Centre for Creative Media Research > Video Critical

Weetwood Primary School:
Photographs and description of the video

The edited video (20 minutes 14 seconds):

The titles are accompanied by shots of children playing outside the school, flowers in the school garden, and local scenery, which includes more natural beauty than we have seen in previous videos.

Alisa and Fiona introduce us to the school, then Lindsay shows us the entrance to Meanwood Park. We cut to Hannah, standing amongst much greenery in the park: 'Hello. This is one of Meanwood's many becks. Under this bridge here, although you can't see it, there is lots of bits of plastic, and it is very overgrown. [...] It is very polluted around here, and not at all nice to swim in'.

Alisa, on a bridge, says: 'This is one of the many becks in Meanwood. It has got a lot of pollution in it, and if there were fishes in it, they would be dead'. Then we go to Thomas, on another bridge: 'This is the main beck of Meanwood Park. As you can see, they drop quite a lot of sewage in here, because they don't have enough facilities to dump them in anywhere else, so they come and just pump it into the beck'.

Andrew shows us the grassy expanses of the park. 'People come here for picnics, and there's football pitches over there, and there's a kids' playground just round there'. Music starts up, and we see the group demonstrating the play facilities. Then, as we watch policemen cross the park on horseback, we hear Hannah talking about the contrast between the largely clean and tidy park, and the pollution in its becks. She also mentions the traffic pollution on Otley Road.

Lindsay and Alisa admire the bluebells and other flowers in the park. Fiona shows us the ducks in the duck pond. 'Earlier on in spring, you can see lots of frogspawn in the pond, and, um, some people take the frogspawn from the pond, and put it in their ponds at home'. Lindsay tells us that she has tadpoles from this pond.

The children are seen walking off into the woods, whilst Alisa sits down wearily on a rock: 'I'm enjoying the nature. Ahh!'. Lindsay, seated on another rock, tells us about Meanwood Park's woods: 'In the woods, you can see lots of squirrels, and birds. If you're lucky you might be able to see a rabbit. I haven't seen one yet. In winter and autumn, people put out bins and people collect acorns in them, and then they sell them, and raise money. You can also see that there are lots of stones, and hills to climb, like this one'.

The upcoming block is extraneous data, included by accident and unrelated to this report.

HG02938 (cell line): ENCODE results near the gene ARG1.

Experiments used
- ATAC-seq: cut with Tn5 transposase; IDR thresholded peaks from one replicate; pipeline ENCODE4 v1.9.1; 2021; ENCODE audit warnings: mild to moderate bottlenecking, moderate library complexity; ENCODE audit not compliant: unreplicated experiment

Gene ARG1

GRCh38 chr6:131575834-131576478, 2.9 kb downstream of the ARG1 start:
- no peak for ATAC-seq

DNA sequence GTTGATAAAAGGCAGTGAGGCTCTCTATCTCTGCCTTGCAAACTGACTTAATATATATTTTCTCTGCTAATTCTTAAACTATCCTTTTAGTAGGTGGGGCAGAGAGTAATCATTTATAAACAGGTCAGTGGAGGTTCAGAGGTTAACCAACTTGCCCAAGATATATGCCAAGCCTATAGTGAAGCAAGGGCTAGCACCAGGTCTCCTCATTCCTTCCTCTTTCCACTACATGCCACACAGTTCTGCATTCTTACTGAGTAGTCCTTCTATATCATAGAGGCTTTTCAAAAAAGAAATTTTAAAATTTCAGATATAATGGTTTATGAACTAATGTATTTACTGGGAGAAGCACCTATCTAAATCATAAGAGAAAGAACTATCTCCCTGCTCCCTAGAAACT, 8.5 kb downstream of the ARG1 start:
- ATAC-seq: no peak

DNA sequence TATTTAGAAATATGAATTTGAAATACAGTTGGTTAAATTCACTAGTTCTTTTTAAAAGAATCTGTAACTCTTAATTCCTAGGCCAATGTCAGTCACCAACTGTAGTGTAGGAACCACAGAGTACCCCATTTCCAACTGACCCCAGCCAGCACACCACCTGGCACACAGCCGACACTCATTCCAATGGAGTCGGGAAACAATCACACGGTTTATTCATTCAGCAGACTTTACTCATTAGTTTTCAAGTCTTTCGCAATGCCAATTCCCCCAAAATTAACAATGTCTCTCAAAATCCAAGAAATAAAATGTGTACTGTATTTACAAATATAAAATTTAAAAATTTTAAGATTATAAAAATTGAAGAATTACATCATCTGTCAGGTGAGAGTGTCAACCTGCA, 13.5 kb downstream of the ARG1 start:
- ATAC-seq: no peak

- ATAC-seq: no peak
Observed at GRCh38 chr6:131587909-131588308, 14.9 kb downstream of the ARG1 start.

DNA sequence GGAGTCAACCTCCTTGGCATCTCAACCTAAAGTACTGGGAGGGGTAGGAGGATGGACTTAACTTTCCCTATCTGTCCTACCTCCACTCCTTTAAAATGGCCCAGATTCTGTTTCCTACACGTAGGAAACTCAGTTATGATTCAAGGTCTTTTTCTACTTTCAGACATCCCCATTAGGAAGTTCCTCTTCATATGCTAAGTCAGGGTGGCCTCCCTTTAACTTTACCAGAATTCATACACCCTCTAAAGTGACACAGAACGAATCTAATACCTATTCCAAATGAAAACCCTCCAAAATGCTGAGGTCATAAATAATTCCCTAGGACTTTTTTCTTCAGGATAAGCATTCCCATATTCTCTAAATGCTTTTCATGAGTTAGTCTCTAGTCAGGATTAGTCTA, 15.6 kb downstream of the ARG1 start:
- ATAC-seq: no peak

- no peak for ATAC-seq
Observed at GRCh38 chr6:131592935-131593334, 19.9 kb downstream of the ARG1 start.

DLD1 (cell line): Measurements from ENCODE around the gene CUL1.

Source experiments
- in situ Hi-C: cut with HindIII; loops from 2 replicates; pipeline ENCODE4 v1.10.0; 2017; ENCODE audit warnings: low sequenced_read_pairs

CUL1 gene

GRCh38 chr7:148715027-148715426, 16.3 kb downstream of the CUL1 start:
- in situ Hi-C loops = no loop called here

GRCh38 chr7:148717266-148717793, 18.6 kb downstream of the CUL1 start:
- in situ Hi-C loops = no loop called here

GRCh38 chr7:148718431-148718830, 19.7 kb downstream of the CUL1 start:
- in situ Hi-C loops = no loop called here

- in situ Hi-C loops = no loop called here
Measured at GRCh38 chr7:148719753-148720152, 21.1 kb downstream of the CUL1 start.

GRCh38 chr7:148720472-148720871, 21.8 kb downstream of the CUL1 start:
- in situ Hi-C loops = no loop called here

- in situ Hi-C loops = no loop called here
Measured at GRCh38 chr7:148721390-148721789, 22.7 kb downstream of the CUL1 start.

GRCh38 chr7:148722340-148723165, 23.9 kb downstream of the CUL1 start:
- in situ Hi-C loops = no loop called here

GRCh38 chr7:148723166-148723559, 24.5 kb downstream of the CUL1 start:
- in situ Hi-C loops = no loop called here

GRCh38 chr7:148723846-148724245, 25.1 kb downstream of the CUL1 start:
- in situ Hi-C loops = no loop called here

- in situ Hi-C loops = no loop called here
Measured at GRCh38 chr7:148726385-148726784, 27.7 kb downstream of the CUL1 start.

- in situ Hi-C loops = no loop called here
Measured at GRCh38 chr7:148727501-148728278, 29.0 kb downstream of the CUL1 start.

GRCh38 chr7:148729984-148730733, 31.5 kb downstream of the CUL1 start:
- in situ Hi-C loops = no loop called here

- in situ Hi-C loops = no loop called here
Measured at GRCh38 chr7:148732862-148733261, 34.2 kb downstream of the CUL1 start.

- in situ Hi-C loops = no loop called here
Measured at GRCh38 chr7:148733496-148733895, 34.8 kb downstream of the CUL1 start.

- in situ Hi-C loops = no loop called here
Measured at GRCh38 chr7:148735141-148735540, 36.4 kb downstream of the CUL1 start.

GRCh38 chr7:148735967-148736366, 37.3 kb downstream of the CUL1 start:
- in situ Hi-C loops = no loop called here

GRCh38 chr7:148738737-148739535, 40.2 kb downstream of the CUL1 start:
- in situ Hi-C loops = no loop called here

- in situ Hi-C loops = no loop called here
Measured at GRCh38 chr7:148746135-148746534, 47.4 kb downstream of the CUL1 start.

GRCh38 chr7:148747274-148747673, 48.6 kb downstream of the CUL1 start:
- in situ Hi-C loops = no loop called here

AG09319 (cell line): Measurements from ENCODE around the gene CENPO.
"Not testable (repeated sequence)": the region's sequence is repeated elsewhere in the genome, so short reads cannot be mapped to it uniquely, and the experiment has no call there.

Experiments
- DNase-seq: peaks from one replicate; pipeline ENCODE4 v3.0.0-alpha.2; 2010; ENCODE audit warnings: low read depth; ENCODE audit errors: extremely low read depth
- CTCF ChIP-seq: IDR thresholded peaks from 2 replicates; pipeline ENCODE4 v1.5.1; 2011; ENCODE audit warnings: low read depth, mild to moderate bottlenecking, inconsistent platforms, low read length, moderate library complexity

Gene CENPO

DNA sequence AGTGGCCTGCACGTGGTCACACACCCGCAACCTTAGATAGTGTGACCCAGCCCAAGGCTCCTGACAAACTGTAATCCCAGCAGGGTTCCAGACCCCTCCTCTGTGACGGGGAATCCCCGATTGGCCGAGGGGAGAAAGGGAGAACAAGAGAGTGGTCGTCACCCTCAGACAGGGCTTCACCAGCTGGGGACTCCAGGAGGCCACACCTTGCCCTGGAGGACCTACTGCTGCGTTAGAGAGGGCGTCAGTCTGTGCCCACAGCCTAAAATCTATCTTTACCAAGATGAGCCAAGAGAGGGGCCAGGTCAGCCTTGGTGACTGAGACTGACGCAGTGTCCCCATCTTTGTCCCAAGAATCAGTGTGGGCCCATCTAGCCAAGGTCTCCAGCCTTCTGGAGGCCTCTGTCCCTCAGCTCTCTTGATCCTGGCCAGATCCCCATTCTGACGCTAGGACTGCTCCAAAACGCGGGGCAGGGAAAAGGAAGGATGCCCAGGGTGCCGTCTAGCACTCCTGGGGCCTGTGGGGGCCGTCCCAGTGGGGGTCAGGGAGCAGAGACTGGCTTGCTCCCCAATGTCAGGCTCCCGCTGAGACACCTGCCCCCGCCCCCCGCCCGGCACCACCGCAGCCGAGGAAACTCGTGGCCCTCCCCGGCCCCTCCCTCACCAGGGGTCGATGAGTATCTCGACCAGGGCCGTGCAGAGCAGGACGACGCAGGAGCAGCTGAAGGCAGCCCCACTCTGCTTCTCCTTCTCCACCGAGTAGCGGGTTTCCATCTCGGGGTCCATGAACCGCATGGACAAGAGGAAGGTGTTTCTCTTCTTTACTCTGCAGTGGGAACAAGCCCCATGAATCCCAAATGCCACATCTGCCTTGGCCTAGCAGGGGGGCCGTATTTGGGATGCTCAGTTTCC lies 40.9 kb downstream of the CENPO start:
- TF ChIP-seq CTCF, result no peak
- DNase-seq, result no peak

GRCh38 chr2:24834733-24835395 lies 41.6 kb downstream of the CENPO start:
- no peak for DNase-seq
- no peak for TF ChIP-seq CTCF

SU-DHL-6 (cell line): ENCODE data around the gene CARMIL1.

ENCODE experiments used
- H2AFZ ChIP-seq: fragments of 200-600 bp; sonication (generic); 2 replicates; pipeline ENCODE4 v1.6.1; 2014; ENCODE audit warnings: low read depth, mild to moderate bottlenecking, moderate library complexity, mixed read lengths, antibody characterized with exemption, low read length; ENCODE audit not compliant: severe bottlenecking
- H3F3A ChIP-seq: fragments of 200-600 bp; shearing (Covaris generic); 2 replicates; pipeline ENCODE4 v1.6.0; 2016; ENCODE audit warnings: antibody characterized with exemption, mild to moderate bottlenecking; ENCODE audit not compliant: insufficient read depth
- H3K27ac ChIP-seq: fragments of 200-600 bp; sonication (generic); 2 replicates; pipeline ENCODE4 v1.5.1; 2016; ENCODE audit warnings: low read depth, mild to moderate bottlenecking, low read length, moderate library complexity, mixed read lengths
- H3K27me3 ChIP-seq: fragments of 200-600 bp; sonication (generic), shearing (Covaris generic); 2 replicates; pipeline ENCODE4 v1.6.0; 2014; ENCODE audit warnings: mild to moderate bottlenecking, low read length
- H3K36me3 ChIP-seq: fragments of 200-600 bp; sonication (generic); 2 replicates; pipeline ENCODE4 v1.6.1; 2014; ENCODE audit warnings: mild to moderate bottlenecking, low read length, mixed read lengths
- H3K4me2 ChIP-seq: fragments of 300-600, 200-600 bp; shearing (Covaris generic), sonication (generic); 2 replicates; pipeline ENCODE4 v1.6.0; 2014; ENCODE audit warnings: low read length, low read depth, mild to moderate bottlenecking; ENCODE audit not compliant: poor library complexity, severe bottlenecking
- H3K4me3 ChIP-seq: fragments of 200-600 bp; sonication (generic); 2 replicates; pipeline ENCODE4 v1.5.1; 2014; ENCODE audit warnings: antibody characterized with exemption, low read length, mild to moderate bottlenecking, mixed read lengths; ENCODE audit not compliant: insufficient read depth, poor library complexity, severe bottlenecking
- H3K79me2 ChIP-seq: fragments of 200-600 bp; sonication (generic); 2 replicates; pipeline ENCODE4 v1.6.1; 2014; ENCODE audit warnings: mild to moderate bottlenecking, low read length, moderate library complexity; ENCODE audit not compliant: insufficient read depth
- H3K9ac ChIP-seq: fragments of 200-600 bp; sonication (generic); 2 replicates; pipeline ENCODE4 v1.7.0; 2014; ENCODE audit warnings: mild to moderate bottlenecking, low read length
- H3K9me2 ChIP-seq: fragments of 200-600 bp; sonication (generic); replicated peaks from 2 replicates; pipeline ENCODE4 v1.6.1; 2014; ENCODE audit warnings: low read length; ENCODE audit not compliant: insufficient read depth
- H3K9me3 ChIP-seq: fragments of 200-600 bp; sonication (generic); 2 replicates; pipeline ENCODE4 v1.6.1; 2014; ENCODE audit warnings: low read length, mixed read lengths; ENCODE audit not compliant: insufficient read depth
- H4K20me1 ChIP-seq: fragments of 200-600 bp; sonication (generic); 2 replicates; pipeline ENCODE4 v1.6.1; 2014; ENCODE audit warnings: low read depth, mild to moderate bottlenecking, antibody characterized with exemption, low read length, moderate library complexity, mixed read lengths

Hannah reads us a warning notice, strapped to a tree: 'Danger - pollution. Water contact should be avoided. Untreated human sewage may be present...'. Then, to music, we see the group walking through gardens, and examining a war memorial, until we arrive at a church, to the sound of its chiming bells. Fiona and Hannah tell us about it. The group are then seen examining the sunny graveyard, and then cutting through woods towards Beckett Park, which Andrew introduces us to.

As we watch a man, in the distance, throwing his boomerang in the park, we hear Thomas ask Hannah, 'Why have you done this video?'. She replies: 'To show other people what they can do, and what is actually happening to their environment'. Music starts as we see the boomerang man at closer quarters. Then Thomas interviews him about boomerangs, and the park. The man is impressed by the park: 'I'm amazed how quiet it is. [...] Yeah, it's good here. Not many people to hit'. Then we see all of the children, gathered around, asking him about the activity, and techniques. Next, to music, the children try out various boomerangs in the park.

We cut to a busy road, with traffic pouring along. Hannah: 'This is Otley Road. It is one of the busiest roads near our school. In the mornings and the evenings, during the rush hour, there are usually lots and lots of traffic jams'. Then we see more noisy traffic, with the sound fading so that we can hear a poem about pollution, by a classmate of the group, which concludes 'Dead fish float in the dirty water / So much waste adds to the slaughter / Acid rain destroys the trees / Dirty leaves blown by a strong breeze / Men's hunger for paper kills the wood / Will they stop? They really should'.

Then we cut to the interior of the local Post Office, where Alisa and Hannah interview the shopkeeper. He thinks the pollution from the road must be quite bad, but the litter problem is less severe, except after Friday and Saturday nights. He likes the area very much.

In a nearby delicatessen, the shopkeeper - interviewed by Hannah and Alisa - echoes these views. 'The air's horrible [...] There's a lot of traffic pollution [...] Once you get away from that road, it's very nice indeed'. Continuing along the Otley Road, Hannah notes more dumped rubbish. Interviewing the proprietor of a restaurant, Alisa and Lindsay find more accounts of traffic pollution, but are pleased to note that the restaurant recycles its wine bottles.

In the school garden, Lindsay asks Alisa, 'Did you enjoy making the video?'. She replies, 'Yes, we had a lot of fun'. Then Alisa interviews Fiona: 'Did you enjoy it?'. 'Yes, I did'. 'What did you learn about the environment?'. 'Well, I learnt that the environment round us can be nice, but the problem is sometimes you find there's pollution as well'.

Then we enter the closing title sequence, featuring shots of the children, including Hannah explaining acid rain before a large frieze in class; and a squirrel in Beckett Park.

The text and images on this site are by David Gauntlett, © 1997, 2004.
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